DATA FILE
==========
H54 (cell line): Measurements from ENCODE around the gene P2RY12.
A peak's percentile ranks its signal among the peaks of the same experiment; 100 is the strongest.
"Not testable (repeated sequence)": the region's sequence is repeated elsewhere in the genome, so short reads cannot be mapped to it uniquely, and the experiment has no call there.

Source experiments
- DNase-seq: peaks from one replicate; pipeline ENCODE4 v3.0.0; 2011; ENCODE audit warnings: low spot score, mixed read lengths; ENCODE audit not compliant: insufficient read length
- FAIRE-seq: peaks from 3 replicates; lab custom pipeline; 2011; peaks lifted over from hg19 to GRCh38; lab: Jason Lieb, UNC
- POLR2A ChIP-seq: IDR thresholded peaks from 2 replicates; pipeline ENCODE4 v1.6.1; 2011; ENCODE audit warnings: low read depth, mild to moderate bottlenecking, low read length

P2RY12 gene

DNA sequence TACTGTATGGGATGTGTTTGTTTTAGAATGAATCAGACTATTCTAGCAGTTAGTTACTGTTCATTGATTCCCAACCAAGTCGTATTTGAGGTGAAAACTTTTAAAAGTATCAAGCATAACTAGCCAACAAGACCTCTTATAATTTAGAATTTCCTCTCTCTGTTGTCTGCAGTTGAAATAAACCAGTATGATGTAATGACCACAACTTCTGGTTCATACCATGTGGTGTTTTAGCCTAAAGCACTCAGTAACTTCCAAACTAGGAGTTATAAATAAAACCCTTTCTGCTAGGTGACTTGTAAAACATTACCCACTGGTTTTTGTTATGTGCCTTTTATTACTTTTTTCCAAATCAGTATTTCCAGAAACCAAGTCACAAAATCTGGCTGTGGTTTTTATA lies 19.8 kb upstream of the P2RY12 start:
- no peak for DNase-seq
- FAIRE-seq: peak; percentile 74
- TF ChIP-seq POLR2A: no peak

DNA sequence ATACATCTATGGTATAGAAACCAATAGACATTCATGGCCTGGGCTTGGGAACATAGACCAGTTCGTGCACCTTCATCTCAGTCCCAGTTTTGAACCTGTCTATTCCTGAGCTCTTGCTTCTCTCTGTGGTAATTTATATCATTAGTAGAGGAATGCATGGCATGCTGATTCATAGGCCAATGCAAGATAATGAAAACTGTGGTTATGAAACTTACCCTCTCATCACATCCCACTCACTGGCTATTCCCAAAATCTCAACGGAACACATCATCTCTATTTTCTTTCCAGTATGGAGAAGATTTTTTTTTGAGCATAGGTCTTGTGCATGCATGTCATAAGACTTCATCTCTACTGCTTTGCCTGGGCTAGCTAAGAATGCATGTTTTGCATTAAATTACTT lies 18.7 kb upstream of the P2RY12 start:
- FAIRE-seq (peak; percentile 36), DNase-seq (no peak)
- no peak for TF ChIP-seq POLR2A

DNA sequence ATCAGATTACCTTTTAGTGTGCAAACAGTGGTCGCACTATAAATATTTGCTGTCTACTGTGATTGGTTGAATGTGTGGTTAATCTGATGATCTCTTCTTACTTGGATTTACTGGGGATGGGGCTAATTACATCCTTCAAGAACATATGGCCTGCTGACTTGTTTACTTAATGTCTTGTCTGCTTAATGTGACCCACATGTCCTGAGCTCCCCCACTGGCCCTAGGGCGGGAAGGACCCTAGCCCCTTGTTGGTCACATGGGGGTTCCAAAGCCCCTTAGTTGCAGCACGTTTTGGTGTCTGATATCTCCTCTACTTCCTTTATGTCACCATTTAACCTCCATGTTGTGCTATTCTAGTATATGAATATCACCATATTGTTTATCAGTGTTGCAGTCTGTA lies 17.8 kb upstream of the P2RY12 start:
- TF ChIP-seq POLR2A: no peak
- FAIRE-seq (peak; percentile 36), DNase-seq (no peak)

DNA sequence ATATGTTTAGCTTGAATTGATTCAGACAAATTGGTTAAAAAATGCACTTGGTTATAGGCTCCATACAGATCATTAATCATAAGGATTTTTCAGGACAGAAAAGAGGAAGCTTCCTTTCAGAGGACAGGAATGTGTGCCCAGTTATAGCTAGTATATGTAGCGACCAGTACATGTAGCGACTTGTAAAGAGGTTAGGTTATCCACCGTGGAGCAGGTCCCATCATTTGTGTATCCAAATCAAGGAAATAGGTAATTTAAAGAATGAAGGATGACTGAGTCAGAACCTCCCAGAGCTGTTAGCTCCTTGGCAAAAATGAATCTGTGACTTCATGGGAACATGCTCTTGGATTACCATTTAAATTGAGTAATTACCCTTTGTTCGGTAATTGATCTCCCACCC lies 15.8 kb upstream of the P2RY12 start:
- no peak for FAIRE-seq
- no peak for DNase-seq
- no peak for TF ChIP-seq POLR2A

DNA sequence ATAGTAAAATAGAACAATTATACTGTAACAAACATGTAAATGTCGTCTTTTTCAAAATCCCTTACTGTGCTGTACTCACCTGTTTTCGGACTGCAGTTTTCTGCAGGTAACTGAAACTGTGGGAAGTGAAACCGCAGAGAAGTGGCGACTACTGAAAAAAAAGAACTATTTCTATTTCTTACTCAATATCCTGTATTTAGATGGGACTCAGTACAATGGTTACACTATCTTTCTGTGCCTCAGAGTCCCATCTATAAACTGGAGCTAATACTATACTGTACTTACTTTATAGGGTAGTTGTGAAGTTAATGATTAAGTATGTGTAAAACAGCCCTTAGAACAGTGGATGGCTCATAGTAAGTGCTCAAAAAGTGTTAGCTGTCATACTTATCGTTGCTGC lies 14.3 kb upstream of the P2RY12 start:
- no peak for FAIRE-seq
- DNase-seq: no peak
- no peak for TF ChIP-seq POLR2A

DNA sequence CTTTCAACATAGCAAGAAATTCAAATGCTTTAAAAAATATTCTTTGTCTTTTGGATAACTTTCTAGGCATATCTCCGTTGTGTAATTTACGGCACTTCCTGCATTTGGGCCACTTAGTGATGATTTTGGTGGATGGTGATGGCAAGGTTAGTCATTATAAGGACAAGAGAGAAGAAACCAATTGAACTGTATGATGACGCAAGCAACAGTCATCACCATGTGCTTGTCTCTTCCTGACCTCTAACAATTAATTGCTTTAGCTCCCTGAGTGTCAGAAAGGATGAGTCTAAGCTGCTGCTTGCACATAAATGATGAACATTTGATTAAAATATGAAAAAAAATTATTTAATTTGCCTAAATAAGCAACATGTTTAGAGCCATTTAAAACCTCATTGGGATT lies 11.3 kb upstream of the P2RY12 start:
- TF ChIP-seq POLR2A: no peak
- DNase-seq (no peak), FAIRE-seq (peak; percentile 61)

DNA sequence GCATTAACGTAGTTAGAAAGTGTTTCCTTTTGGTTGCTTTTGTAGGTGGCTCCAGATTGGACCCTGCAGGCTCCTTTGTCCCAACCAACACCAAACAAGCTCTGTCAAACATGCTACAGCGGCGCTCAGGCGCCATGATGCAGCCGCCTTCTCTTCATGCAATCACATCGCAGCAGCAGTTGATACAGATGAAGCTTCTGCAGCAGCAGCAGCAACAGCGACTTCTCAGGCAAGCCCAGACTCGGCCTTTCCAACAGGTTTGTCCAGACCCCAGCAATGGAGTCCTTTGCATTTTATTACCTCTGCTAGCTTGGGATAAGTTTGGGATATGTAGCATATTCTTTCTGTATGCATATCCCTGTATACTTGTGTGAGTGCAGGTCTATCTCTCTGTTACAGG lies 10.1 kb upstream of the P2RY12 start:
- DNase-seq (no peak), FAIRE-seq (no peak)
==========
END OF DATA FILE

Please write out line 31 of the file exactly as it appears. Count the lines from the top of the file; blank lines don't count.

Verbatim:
- DNase-seq (no peak), FAIRE-seq (no peak)